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Planners 'wildly underusing' push notifications in events

CrowdCompass's Nick Tinker urges organisers to use technology, revealing it is read by 97 per cent of mobile users

Pictured: Push notifications are read by 97 per cent of mobile users, Cvent's Nick Tinker told Venues & Events

Event organisers are 'wildly underusing' push notifications according to a tech expert, who revealed they are read by 97 per cent of mobile users.

Nick Tinker, business development manager at CrowdCompass by Cvent, said event organisers would reach a far bigger audience using the notifications in lieu of emails, which are only opened by on average 4 per cent.

He said: "Push notifications are wildly underused. You can communicate directly to delegates. As soon as they walk in the door you can communicate directly with them, send them a welcome message. As soon as they walk out you can send them a post-event survey to do on their way home.

"About 95-97 per cent of push notifications are read, as opposed to 3-4 per cent of emails. It’s such a powerful marketing tool."

Tinker was speaking to a packed room at an education seminar at Venues and Events, which took place Wednesday and Thursday at Old Billingsgate, which was entitled The Future of Mobile Tech and Events.

He touched on research that found the "large majority" of applications aren’t deleted by mobile users, which guaranteed event organisers an avenue to directly connect. Push notifications lets an app notify a user of a new message or event, even when the user is not actively using the application. The mobile device receives a push notification, the app's icon and a message appears in the status bar.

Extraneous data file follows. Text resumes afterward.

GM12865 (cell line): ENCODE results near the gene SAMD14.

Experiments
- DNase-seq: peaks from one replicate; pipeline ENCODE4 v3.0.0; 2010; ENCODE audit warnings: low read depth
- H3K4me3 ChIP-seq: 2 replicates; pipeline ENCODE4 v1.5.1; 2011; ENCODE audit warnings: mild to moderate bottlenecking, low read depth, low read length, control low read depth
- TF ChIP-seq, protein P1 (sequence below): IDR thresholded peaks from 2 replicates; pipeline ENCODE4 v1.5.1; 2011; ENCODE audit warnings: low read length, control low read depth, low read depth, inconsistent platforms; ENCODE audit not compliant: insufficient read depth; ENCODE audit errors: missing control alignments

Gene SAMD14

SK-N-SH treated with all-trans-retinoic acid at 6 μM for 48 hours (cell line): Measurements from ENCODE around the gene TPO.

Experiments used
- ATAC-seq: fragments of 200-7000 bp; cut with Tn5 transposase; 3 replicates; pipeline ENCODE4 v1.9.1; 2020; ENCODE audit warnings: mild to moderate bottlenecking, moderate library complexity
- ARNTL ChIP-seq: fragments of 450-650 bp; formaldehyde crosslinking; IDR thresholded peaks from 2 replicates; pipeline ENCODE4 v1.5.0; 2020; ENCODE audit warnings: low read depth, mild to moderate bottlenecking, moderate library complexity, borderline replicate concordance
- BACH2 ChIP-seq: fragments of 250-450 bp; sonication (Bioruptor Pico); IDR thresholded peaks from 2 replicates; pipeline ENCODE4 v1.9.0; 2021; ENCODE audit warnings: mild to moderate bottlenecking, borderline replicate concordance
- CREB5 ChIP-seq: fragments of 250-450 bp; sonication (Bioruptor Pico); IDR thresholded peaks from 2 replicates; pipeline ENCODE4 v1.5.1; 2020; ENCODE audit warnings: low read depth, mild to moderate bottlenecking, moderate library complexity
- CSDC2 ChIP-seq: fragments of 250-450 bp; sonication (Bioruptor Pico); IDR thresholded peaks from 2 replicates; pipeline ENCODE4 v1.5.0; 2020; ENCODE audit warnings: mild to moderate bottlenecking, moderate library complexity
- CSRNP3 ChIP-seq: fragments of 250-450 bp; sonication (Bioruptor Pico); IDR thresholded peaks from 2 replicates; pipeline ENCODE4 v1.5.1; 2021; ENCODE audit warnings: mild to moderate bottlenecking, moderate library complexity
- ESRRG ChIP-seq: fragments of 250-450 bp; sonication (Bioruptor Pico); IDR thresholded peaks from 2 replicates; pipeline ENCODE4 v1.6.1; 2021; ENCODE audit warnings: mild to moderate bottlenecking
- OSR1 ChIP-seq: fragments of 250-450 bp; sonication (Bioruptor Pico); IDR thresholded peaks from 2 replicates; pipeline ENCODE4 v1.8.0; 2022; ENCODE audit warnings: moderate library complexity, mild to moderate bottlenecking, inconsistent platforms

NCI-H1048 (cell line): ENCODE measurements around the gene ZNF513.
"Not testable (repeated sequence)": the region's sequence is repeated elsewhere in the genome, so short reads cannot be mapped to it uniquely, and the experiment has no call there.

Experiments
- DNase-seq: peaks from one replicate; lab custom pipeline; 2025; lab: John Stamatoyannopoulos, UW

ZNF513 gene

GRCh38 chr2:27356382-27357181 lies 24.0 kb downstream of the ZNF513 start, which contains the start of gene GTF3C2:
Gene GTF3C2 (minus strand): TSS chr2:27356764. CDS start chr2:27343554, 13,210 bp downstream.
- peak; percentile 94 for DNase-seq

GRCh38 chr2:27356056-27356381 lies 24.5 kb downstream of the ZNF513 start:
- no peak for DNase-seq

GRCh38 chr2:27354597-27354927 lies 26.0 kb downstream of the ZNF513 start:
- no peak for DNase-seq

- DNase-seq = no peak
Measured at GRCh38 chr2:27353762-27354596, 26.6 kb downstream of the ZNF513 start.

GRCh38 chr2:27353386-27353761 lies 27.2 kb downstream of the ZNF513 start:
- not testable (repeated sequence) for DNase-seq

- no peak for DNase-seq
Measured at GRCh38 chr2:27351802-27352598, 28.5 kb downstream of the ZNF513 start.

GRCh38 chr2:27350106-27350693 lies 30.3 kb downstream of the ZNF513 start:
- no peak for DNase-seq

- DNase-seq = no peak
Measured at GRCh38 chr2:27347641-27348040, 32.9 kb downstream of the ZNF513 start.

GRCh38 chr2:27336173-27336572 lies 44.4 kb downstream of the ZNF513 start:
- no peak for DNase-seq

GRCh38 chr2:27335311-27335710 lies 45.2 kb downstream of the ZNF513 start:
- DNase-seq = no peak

Tinker also urged organisers to use personalisation in their messaging, saying 94 per cent of marketers believe it is critical to the success of an event. He said this could be done by splitting attendees into target groups and structuring messages to each one.

He added: "I’m a huge believer that personalisation will bring to life your event. (Yet) fewer than 15 per cent of businesses implement personalisation on a mobile."

In terms of future trends, Tinker predicted that wearables would continue to grow in usage.

"Wearables are not going anywhere," he said. "Augmented reality is something we will see at events in the future. Imagine walking down an exhibition hall tapping on collateral you want to view. You’ll be able to  see hotel meeting spaces pop up or bottles or things floating above a bar if you want a drink. It’s crazy and it’s exciting and this is something we need to start thinking about now."

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